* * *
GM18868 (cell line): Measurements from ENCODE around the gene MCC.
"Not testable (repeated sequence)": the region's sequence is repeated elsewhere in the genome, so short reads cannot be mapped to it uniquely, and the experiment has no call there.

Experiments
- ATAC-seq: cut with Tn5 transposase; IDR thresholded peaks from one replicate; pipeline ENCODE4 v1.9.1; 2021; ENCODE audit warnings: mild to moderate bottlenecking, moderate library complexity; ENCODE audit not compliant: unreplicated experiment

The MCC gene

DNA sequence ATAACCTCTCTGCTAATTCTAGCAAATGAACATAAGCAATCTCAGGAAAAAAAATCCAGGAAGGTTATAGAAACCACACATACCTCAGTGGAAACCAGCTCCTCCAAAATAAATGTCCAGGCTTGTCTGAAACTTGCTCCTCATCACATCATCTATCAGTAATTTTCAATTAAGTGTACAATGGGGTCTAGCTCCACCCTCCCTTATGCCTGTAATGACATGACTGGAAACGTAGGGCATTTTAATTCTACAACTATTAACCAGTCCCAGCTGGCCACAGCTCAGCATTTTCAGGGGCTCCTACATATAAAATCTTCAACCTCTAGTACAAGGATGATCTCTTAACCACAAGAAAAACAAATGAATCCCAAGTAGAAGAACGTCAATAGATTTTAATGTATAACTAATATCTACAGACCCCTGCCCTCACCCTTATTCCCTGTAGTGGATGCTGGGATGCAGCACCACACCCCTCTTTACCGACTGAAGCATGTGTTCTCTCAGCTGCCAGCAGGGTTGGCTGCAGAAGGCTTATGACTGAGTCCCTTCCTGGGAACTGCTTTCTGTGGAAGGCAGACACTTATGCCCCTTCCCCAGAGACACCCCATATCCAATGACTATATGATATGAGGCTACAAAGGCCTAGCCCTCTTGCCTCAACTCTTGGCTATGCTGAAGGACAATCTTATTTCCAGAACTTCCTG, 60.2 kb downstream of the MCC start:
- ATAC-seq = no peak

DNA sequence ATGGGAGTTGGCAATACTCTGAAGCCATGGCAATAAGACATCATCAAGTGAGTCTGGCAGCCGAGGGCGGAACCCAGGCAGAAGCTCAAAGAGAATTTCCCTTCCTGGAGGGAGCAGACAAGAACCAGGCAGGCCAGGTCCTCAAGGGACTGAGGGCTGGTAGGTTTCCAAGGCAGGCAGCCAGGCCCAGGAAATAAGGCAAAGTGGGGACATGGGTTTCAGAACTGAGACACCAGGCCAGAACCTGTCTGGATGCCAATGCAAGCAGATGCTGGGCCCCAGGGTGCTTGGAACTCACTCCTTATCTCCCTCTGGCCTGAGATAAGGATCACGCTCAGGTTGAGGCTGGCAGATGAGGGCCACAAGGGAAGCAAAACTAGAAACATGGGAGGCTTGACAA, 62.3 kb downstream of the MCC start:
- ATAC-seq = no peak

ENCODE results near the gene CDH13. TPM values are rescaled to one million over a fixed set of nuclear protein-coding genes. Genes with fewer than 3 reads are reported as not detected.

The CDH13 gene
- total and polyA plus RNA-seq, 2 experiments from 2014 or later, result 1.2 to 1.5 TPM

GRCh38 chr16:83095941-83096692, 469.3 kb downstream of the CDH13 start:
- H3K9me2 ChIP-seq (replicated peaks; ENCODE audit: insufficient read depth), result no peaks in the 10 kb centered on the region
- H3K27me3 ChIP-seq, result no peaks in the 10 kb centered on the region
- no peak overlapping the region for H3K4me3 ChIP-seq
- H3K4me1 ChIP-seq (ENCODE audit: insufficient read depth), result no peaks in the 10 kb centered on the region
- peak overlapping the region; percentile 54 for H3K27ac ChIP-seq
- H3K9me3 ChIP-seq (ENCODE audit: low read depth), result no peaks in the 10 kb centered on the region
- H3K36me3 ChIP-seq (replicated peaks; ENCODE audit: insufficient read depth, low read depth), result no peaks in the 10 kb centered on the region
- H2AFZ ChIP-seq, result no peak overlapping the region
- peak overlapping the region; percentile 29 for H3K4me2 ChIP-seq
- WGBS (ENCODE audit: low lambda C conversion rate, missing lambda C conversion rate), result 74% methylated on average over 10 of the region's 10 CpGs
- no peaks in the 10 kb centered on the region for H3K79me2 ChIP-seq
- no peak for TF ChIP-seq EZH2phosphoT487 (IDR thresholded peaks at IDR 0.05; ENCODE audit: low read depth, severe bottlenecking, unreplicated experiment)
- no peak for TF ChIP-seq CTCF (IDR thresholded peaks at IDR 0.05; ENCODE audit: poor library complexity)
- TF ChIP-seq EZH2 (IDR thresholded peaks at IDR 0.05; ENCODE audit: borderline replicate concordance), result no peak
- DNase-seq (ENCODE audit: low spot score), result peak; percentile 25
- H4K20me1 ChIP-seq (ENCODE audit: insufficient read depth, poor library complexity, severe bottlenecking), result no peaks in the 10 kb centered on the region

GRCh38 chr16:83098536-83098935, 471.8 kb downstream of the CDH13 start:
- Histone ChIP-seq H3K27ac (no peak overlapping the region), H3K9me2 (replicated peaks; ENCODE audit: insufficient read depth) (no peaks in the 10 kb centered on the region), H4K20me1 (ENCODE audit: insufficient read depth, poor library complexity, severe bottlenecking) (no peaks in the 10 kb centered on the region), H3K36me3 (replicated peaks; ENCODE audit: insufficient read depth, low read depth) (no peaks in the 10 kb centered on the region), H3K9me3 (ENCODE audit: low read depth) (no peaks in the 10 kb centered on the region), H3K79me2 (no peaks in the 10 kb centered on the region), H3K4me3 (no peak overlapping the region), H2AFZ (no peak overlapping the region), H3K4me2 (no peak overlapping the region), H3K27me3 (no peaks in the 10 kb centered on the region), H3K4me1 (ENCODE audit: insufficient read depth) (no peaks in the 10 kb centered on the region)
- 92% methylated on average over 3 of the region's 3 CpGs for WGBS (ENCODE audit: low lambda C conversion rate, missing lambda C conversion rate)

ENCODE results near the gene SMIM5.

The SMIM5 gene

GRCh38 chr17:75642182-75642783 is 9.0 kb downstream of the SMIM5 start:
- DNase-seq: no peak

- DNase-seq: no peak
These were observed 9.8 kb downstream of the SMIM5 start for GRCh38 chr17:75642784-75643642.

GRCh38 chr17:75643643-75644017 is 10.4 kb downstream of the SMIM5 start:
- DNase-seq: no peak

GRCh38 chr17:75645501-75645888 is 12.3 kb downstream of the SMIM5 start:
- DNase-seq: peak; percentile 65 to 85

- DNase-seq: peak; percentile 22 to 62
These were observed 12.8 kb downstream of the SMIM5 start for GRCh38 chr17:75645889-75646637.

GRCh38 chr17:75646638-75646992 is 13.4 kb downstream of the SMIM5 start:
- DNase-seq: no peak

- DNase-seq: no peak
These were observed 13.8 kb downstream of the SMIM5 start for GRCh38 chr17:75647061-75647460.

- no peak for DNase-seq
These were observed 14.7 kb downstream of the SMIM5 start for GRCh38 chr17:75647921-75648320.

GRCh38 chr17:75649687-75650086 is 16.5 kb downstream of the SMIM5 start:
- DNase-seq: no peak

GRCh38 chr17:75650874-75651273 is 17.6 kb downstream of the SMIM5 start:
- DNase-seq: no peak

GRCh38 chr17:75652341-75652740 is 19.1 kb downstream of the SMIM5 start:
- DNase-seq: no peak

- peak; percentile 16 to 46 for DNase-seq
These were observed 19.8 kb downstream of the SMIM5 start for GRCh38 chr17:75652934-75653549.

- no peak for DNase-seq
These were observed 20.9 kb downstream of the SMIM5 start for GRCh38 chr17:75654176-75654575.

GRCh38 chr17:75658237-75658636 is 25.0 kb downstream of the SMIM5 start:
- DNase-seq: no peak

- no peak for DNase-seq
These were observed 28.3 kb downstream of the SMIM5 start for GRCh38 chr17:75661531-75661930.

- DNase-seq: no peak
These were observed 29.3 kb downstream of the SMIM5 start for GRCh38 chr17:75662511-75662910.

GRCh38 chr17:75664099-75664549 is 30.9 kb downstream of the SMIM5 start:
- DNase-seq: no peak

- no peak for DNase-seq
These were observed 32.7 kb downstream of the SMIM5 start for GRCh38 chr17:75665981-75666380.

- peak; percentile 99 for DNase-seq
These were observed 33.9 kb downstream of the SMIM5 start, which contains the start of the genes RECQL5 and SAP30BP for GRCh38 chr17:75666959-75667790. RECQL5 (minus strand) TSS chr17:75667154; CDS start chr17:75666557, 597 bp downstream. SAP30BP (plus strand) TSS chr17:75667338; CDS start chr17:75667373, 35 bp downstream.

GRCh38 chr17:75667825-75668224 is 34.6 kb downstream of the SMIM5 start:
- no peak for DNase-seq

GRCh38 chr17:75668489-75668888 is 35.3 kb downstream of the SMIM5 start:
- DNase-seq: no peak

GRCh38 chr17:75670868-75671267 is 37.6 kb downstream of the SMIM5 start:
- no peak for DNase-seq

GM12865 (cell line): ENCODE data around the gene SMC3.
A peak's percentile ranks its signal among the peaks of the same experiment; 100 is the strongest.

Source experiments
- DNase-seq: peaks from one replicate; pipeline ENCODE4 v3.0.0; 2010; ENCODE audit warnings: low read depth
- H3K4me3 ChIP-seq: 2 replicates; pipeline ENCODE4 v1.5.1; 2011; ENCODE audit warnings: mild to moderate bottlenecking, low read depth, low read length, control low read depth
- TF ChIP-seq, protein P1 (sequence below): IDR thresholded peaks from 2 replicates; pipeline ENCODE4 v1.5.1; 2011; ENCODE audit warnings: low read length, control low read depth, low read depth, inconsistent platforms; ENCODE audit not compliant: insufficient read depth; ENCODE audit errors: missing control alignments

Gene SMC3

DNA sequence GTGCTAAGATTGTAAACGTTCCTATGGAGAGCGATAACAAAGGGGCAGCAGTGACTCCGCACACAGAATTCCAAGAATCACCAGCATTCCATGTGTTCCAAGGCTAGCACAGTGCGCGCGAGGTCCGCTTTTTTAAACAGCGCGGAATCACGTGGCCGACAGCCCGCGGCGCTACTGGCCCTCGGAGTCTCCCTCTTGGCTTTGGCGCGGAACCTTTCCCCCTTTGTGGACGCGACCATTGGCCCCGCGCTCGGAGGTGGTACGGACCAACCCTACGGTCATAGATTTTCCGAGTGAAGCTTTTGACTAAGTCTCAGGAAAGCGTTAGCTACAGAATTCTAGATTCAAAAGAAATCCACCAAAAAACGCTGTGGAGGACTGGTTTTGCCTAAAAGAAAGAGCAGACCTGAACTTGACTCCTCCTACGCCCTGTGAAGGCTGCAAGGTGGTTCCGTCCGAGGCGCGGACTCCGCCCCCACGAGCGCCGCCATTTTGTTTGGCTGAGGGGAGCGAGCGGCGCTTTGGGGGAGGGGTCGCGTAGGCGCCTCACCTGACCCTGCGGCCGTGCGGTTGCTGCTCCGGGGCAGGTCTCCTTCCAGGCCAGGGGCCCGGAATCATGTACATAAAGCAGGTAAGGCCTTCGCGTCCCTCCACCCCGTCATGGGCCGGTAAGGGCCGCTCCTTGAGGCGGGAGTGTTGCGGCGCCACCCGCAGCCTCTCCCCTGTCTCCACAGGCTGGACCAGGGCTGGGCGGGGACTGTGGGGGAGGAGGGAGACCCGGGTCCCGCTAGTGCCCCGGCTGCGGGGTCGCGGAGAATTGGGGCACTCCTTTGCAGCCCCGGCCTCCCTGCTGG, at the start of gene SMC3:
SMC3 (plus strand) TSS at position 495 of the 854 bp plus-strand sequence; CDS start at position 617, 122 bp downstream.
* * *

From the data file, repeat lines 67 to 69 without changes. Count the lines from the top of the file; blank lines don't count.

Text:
GRCh38 chr17:75664099-75664549 is 30.9 kb downstream of the SMIM5 start:
- DNase-seq: no peak

- no peak for DNase-seq